If you are manufacturing a product with a pH of 4.0 (the scheduled process says you must stay at 4.2 or below) and the product deviates to 4.1 but your inexpensive pH meter gives you an actual reading of 4.3, you then would add more acid to the product and change the flavor (and your profit margin). A more accurate meter would detect whether or not the product is within the specified range and the safety of the product. If your pH meter reads 0.2 units lower than the actual pH and your product deviates to above 4.4, you could have a finished pH above 4.6. A high pH could place a dangerous product on the market and you would not know it until someone became ill.
Calibration. All pH meters can be calibrated (checked against a known standard) to assure accuracy. Most meters can be calibrated to at least two standards at the same time.
Calibration Standards or Buffers: You should order at least two calibration standards (pH 7 and pH 4). The pH4 is necessary because your meter should be calibrated to a standard that is no more than 3.0 pH units from that of your product. Sometimes buffers are sold in sets of pH 4, pH 7 and pH 10. The pH10 buffer is generally not needed in the food industry.
Electrodes: The electrode is the part of the instrument that is immersed in the product. Your product will determine which electrode you need. The electrode needed will depend upon the temperature at which you must measure pH, and upon whether or not your product contains oil. Oil can easily clog an electrode and cause erroneous readings. Very oily products (such as salad dressings) that are emulsified, to keep the oil from separating, require the use of a special electrode such as a “sure-flo” electrode. These electrodes are more expensive, but will last longer with better results than the standard electrodes, when used under adverse conditions.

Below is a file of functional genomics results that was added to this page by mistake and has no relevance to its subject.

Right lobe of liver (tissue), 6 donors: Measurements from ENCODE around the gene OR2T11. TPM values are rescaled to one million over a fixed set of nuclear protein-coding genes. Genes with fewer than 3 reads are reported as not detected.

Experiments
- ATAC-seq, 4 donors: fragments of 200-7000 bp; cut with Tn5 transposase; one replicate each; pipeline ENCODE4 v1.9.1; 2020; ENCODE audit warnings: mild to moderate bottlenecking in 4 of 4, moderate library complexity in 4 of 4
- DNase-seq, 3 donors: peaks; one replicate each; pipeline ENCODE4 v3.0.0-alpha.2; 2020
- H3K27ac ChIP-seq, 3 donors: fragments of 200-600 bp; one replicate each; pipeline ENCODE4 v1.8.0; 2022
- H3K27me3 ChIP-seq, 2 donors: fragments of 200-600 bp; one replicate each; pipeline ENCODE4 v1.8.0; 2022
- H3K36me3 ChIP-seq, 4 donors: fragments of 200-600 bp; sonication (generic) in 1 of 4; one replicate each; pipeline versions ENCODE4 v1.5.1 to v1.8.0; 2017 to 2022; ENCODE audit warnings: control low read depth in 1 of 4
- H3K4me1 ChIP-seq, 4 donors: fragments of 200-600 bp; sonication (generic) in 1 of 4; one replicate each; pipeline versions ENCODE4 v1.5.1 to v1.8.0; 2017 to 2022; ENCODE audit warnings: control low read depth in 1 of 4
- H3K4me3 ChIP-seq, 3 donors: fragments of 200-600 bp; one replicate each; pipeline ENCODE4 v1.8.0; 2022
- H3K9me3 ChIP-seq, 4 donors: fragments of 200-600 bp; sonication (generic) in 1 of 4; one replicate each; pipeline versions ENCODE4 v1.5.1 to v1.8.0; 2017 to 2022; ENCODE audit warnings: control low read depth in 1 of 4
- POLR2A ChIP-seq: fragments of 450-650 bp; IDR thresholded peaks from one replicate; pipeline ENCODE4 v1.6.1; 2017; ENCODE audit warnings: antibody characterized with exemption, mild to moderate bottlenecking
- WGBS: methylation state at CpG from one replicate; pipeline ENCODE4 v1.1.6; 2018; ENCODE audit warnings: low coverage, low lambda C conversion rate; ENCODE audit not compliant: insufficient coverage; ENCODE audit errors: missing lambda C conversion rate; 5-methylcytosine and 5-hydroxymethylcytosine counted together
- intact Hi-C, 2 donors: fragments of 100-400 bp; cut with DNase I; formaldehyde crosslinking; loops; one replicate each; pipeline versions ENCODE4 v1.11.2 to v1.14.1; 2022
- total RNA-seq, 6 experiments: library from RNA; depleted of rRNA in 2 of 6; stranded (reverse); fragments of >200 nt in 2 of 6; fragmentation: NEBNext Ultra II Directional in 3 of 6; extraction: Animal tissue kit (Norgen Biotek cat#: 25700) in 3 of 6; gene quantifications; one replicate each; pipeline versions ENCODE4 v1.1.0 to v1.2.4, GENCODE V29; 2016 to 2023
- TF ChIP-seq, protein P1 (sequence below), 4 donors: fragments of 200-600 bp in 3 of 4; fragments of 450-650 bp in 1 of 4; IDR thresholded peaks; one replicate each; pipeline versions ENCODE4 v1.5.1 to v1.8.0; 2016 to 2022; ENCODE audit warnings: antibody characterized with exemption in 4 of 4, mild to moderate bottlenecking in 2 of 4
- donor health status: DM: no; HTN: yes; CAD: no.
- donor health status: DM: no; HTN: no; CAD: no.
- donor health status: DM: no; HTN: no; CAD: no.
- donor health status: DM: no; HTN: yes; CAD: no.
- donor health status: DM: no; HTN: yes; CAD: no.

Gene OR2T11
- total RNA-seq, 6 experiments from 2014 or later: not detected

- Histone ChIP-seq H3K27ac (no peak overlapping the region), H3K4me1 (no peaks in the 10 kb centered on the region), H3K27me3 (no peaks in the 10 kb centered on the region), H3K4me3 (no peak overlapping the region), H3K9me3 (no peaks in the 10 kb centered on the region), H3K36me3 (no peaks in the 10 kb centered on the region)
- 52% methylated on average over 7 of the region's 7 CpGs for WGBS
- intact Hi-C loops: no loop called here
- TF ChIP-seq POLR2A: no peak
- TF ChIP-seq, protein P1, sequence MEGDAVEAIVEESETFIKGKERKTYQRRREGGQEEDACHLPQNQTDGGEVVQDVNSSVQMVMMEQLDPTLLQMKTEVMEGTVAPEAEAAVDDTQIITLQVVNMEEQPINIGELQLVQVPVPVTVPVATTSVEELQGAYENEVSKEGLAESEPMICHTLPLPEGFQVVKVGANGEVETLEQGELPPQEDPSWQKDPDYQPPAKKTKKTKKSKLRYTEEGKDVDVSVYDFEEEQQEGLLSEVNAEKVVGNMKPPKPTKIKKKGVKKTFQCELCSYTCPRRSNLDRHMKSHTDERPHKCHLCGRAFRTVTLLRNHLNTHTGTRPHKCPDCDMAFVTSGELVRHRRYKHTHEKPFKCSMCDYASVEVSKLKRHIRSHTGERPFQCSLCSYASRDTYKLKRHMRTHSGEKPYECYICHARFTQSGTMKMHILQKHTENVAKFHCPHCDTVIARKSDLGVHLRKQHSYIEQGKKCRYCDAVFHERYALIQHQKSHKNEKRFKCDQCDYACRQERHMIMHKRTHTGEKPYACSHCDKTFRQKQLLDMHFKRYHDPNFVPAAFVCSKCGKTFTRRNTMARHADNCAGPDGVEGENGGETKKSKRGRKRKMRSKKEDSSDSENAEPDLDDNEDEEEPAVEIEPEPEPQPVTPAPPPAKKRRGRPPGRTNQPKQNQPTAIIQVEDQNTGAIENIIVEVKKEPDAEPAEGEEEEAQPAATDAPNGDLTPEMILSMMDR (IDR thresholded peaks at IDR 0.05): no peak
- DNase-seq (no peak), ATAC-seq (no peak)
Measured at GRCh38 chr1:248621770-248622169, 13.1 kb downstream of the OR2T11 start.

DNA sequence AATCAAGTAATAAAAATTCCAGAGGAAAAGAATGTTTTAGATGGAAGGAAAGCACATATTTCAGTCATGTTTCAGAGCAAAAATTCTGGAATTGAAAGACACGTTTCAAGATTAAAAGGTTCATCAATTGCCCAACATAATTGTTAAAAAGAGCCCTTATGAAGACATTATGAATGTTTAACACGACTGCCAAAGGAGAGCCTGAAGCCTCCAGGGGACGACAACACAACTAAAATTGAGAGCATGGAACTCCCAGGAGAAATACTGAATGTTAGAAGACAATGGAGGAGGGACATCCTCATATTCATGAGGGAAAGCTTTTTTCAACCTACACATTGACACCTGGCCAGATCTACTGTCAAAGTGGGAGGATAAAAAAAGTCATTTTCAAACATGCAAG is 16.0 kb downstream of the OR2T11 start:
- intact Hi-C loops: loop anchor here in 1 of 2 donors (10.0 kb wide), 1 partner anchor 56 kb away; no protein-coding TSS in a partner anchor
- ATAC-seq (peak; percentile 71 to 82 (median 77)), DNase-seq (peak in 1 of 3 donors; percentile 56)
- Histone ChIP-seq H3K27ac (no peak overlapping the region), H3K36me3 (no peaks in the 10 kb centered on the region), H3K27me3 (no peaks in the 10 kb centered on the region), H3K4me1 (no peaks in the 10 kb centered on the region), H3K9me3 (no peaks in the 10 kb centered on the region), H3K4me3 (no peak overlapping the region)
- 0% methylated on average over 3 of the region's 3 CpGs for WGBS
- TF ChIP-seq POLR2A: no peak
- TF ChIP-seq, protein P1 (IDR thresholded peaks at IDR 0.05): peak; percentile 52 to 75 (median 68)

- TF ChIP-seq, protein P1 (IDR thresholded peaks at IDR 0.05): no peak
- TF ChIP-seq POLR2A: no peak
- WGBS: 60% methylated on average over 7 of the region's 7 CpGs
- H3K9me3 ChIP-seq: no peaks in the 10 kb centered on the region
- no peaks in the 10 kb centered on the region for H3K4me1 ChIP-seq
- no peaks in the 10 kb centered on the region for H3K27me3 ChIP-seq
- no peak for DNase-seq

For products with small amounts of oil, or products that can be tested before the oil is added (or if the oil can be separated out) the standard electrodes supplied with most meters work fine. When pricing meters, find out if the model you are considering comes with the electrode or if you will have to buy it separately.
Temperature: pH readings are affected by temperature. Purchase a meter that has automatic temperature compensation, which gives you an accurate pH reading of your product at the test temperature. A sample should always be withdrawn from a well-mixed batch before measuring the pH. Withdrawing a sample eliminates the possibility of breaking the electrode in the batch of food you were about to package. If you choose a non-temperature-compensated pH meter, you can either cool the sample to room temperature before taking a reading, or use a temperature compensation chart to determine the correct pH of your sample. It is best to choose a temperature-compensating meter with a temperature range that includes the fill temperature of your cooked product.
Shop carefully! Talk to sales representatives and ask questions about features and capabilities of the meters they sell. You want and need an accurate, easy-to-use instrument, but there is no need to pay several hundred dollars to buy a meter that is better than needed. Some pH meters can be connected with computers to automatically record pH and temperature readings, but these features usually cost $75 to $100 more than units without this feature.
The Food Processing Center does not endorse any particular company or instrument.
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Index: Foods & Nutrition
Issued January 2007